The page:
In the early twenty-first century "many people will not have jobs in the way we now think of employment in the productive or 'productivist' sense. But to redistribute available and new jobs will mean relating social needs and services to the productivity increases which are possible from the application of technology in the productive sector. This will have to be [based] on different models and [implemented] in different ways in different parts of the world."

When Dr Holland had finished his intervention, Prof. Tsurumi Kazuko took the floor to make two brief comments on what Dr Pandeya had said at the beginning of the discussion.

Prof. Tsurumi first of all challenged Dr Pandeya's interpretation of Imanishi Kinji's system of big-sociology. Although Imanishi had, indeed, sought to provide an alternative to the confrontational method of transformation implicit in the Darwinian model of evolution, according to Prof. Tsurumi, his approach was aimed not at harmonising irreconcilable forces in the social and political sphere, but rather at developing a non-confrontational method of transformation.

Secondly, in relation to world health problems, the Japanese experience is in accord with the position that "the multinationals are polluting the world and causing health troubles". Citing the example of Minamata, Prof. Tsurumi said that the different reactions to organic mercury pollution and its social consequences had demonstrated that "there are different types of doctors and of medical technologies". Some doctors directly or indirectly support the multi-nationals and thus delay the solution to health problems; others put their patients' interests first.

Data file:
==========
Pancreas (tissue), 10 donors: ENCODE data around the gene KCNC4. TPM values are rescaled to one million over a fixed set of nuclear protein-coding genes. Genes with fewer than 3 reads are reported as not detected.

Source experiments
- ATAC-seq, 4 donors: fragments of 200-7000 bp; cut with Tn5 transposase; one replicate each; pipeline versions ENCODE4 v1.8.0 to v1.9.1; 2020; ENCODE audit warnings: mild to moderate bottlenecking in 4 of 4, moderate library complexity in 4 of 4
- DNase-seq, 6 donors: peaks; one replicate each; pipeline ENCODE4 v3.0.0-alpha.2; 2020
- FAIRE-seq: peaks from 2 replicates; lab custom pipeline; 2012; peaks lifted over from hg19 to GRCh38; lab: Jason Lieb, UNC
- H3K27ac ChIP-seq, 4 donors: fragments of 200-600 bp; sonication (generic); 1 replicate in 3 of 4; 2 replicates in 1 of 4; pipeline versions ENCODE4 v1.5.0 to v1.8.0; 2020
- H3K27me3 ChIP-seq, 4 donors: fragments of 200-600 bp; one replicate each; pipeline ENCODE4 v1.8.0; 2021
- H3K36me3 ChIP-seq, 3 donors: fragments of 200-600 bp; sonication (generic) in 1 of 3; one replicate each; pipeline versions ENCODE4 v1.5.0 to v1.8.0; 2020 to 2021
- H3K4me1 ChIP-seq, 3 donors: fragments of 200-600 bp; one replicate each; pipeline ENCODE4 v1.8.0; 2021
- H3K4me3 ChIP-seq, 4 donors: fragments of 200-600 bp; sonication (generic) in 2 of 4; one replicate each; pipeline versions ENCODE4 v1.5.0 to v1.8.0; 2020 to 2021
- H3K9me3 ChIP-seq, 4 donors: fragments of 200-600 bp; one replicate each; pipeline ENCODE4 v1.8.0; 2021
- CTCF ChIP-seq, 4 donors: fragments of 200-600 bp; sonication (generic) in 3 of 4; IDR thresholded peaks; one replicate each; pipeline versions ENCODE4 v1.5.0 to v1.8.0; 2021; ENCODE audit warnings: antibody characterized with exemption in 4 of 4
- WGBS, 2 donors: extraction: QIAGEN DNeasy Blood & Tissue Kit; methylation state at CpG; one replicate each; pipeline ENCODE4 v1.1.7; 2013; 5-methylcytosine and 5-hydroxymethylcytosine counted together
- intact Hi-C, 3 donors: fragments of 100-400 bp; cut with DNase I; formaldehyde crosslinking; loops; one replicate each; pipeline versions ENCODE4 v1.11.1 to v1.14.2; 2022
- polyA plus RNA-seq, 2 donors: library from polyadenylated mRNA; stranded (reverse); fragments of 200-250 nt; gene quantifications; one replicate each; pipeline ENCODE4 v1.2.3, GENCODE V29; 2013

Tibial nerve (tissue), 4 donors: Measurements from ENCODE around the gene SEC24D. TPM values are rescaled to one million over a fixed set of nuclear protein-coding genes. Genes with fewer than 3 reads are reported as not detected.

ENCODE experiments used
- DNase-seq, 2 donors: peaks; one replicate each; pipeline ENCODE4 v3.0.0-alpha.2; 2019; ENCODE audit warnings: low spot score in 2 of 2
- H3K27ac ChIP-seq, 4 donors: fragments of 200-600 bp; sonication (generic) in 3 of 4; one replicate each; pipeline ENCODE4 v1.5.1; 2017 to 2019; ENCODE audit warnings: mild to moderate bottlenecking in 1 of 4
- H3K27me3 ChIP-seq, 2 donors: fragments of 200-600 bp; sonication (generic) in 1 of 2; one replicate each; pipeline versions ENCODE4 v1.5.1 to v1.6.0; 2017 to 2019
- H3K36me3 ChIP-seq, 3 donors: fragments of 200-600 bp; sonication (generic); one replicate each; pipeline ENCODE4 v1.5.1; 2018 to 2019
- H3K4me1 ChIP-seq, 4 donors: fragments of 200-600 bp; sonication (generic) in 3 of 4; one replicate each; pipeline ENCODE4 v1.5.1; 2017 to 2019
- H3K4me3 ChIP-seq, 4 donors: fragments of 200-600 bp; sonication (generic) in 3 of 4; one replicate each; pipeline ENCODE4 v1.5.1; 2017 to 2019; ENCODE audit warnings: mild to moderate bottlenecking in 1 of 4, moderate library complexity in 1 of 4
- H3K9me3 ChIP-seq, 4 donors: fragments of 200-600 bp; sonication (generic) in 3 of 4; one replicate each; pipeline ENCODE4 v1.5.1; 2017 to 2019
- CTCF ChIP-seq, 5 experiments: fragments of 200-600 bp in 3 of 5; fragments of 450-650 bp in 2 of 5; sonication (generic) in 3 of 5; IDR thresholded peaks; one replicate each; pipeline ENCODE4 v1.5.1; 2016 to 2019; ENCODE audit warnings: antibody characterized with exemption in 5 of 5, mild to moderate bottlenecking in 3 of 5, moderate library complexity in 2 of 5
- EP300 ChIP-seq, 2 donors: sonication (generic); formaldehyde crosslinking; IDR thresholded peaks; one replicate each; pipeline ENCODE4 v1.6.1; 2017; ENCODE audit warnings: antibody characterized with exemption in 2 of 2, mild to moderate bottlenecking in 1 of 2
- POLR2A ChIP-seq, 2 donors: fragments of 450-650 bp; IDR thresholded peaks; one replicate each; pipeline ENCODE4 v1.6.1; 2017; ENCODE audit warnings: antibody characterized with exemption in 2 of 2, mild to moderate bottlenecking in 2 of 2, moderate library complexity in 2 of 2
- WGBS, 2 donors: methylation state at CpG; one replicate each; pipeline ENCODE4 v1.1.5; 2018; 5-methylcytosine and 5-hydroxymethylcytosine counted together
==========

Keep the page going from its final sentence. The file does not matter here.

In the next intervention, Dr Rakic stressed the necessity of establishing "better links between the big-medical, psychological, social and political sciences". The relationship between the individual and his changing environment is all too often overlooked, because, on the one hand, the biological and medical sciences concentrate almost exclusive attention on the individual, while the social and political sciences, on the other hand, fail to take him sufficiently into account. Nevertheless, it is clear that many ailments typical of today's society are the expression of difficulties in the dynamic between individual human beings and their environment. For example, at the simplest level, of course, there are adaptations and illnesses which result from increased levels of chemical pollution. In fact, it is fairly easy for the human body to produce enzymes which will allow it to cope with such pollution; but even so, the problems of long-term cumulative reactions must be taken seriously. On the other hand, it is much more difficult for the human body to produce enzymes which can counter the effects of what is now being called psychological or sociological pollution. The social and mental demands that are being made, not just on a few but on huge numbers of people today, are so difficult to cope with that they cause serious physical breakdowns in many of these people. Among the illnesses which result, one can number many respiratory diseases, digestive diseases, cardiovascular diseases and a whole series of addictions. The incidence of such complaints is quite high, but it is well known that big-medical treatment alone can in most cases provide only superficial or short-term results. Such complaints are really socio-medical problems, and they require a complex multidisciplinary approach which will recognise and respect the dynamic interaction between individual human beings and the changing world in which they live.